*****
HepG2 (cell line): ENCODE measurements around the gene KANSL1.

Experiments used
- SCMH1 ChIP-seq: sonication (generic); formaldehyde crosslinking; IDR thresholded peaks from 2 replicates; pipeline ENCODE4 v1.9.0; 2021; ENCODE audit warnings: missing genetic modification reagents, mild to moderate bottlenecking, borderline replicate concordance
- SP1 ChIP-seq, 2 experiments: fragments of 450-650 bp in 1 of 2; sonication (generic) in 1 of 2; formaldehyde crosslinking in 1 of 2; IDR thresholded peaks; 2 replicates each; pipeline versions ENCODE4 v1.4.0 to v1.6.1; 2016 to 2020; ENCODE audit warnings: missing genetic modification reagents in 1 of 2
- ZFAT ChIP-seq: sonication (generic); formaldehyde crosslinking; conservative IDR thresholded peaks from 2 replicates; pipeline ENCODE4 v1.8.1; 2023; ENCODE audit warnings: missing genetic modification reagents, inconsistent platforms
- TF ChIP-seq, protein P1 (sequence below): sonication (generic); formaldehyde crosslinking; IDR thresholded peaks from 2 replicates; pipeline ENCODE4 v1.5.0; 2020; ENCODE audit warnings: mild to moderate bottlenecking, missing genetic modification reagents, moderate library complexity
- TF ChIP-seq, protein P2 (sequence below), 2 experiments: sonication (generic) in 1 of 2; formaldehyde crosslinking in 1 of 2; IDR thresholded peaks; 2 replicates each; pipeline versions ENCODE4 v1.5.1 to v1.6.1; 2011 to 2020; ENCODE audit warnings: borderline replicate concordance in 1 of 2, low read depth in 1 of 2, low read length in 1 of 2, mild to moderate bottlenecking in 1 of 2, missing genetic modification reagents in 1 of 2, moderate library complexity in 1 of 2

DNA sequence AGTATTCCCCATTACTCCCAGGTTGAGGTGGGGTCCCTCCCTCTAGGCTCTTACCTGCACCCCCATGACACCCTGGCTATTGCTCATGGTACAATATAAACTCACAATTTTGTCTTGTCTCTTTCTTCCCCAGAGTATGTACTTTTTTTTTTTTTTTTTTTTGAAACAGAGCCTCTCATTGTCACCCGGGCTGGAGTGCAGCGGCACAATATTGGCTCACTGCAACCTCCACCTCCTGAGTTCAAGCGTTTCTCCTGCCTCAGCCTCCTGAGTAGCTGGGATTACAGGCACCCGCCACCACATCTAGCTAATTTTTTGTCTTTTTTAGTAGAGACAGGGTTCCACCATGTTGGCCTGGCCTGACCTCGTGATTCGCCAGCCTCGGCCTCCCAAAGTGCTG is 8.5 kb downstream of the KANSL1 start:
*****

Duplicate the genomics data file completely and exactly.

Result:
HepG2 (cell line): ENCODE measurements around the gene KANSL1.

Experiments used
- SCMH1 ChIP-seq: sonication (generic); formaldehyde crosslinking; IDR thresholded peaks from 2 replicates; pipeline ENCODE4 v1.9.0; 2021; ENCODE audit warnings: missing genetic modification reagents, mild to moderate bottlenecking, borderline replicate concordance
- SP1 ChIP-seq, 2 experiments: fragments of 450-650 bp in 1 of 2; sonication (generic) in 1 of 2; formaldehyde crosslinking in 1 of 2; IDR thresholded peaks; 2 replicates each; pipeline versions ENCODE4 v1.4.0 to v1.6.1; 2016 to 2020; ENCODE audit warnings: missing genetic modification reagents in 1 of 2
- ZFAT ChIP-seq: sonication (generic); formaldehyde crosslinking; conservative IDR thresholded peaks from 2 replicates; pipeline ENCODE4 v1.8.1; 2023; ENCODE audit warnings: missing genetic modification reagents, inconsistent platforms
- TF ChIP-seq, protein P1 (sequence below): sonication (generic); formaldehyde crosslinking; IDR thresholded peaks from 2 replicates; pipeline ENCODE4 v1.5.0; 2020; ENCODE audit warnings: mild to moderate bottlenecking, missing genetic modification reagents, moderate library complexity
- TF ChIP-seq, protein P2 (sequence below), 2 experiments: sonication (generic) in 1 of 2; formaldehyde crosslinking in 1 of 2; IDR thresholded peaks; 2 replicates each; pipeline versions ENCODE4 v1.5.1 to v1.6.1; 2011 to 2020; ENCODE audit warnings: borderline replicate concordance in 1 of 2, low read depth in 1 of 2, low read length in 1 of 2, mild to moderate bottlenecking in 1 of 2, missing genetic modification reagents in 1 of 2, moderate library complexity in 1 of 2

DNA sequence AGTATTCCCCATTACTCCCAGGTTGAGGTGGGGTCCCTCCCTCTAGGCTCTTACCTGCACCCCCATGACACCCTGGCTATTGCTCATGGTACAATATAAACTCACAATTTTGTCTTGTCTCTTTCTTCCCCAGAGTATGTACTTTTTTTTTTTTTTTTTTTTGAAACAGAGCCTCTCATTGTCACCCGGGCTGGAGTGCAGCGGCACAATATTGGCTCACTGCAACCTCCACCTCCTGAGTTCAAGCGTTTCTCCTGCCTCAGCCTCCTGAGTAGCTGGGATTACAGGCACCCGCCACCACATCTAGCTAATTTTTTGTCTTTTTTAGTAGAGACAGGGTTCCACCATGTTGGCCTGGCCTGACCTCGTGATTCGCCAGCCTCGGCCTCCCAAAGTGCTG is 8.5 kb downstream of the KANSL1 start: